John Bean is a veteran of the nationalist movements in the United Kingdom in the 1960s. Alternative Right published a lengthy interview with him by Colin Liddell which I found fascinating, even though I had not heard of most of the men mentioned, including Bean himself; it was enough to get me to buy the book and read it.
Blood in the Square: Life, Love and Political Conflict in Sixties Britain is Bean’s fictionalized account of those days. The book is a quick read, and Bean’s talent is in distilling all the reasons for rightist failure into a simple, readable, fairly entertaining account. From the preface:
Blood in the Square takes the reader inside the nationalist movements of the mid-sixties vying for support on the anti-immigration bandwagon. Importantly, it tells you what these people were like, what they thought and how they lived. Much of this is based on the author’s experiences.
The plot revolves around one Victor Blackwood, an activist in the Nationalist Action Movement (NAM) who travels about meeting with other activists and making speeches while his marriage crumbles. Other prominent characters are Alan Laudersby, a young chemist drawn to the NAM but wary of anti-Semitism and violence; Charles Barnet, and old veteran activist happy to mix it up; David Pearman, a leftist journalist (but I repeat myself); Len Norris, one of Blackwood’s guards; and Harris, a NAM follower but also a low-life. Speeches and meetings are menaced by mobs of “Trots”.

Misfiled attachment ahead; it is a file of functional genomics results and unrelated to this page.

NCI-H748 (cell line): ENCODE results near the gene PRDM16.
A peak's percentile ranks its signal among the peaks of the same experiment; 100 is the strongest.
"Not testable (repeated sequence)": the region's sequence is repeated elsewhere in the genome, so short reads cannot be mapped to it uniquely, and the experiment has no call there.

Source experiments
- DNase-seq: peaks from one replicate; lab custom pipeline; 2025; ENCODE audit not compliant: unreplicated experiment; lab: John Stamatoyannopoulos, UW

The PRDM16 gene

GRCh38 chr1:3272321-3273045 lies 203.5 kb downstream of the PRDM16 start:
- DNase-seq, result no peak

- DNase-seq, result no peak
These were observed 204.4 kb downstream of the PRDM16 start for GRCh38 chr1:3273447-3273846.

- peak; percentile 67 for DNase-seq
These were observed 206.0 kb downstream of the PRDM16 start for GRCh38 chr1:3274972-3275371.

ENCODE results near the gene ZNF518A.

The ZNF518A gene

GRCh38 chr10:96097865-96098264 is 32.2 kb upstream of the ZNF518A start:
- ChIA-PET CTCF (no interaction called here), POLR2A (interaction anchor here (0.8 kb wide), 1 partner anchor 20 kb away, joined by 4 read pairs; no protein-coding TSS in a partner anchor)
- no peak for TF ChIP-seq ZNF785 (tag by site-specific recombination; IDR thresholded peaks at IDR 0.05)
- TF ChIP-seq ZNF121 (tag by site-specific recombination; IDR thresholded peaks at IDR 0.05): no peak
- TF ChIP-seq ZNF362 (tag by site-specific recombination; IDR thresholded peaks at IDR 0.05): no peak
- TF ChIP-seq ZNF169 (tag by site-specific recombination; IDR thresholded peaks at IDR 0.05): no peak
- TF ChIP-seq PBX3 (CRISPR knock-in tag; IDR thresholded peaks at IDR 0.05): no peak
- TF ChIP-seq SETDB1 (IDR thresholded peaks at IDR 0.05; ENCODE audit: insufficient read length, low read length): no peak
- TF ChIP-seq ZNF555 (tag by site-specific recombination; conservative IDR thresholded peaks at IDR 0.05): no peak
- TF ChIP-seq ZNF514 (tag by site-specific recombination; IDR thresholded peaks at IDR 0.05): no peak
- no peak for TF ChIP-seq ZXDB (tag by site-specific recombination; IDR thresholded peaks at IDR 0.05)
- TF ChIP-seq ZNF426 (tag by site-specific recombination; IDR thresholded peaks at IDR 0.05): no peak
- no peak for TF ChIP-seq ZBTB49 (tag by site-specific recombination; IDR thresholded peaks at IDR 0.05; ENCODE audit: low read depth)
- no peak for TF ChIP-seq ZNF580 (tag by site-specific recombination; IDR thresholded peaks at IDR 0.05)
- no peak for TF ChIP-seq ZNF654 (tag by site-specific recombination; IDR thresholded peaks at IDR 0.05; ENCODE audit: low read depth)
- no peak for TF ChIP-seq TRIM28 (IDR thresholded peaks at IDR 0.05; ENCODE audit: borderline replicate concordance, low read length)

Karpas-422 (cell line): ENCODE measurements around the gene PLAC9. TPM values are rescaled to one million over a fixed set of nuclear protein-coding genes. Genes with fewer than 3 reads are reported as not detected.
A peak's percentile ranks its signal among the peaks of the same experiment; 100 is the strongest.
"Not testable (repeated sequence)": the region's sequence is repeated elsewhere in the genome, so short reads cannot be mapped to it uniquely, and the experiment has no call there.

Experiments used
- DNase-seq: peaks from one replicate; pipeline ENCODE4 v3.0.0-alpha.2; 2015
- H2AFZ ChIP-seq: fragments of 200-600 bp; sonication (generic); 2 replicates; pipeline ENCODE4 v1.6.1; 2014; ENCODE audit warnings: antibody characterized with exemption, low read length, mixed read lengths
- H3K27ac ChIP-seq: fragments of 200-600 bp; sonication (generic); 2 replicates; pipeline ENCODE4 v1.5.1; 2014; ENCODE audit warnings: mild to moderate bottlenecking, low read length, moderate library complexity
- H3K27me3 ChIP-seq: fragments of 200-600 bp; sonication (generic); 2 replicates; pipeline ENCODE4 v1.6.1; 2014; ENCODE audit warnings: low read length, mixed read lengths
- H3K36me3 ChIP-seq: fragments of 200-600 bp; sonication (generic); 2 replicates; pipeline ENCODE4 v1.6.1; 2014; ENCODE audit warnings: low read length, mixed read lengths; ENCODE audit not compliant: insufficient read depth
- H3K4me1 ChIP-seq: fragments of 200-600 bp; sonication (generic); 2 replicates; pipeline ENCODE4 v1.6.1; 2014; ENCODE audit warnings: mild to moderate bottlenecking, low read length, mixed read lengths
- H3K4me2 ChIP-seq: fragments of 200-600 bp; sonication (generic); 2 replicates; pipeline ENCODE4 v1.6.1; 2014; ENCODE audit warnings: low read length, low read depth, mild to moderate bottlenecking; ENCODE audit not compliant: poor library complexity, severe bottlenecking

The salient characteristics of the story are:
- The difficulty of mobilizing a movement in the face of a culture dominated by leftism and all its works;
- Social and employment pressures working against anyone joining the nationalist right;
- Fractures in the right, with associated infighting;
- A movement whose audience is described thusly: “They ranged from the near criminally insane, via social misfits to ordinary people worried about the change that mass immigration was giving.”
- The pervasiveness of violence, mostly initiated by the left, but almost always blamed on the right.
There is no happy ending; the efforts failed, just look at the United Kingdom today. One wonders if Bean simply took today’s environment and anachronistically imposed it on his time in the ’60s, so much of it rings eerily familiar. That was 50 years ago, the collapse still moves to the same beat.
Wherever you may fall in the disaffected right, you can see we face the same challenges today. Blood in the Square describes failed efforts to build a following. The problem with trying to build a following is that, while most people are followers, they have already been led somewhere by our hostile elites. The chances of getting their attention and leading them somewhere else are low indeed. I commend efforts to cultivate an alternative elite, because that is what will be needed as our nation unravels.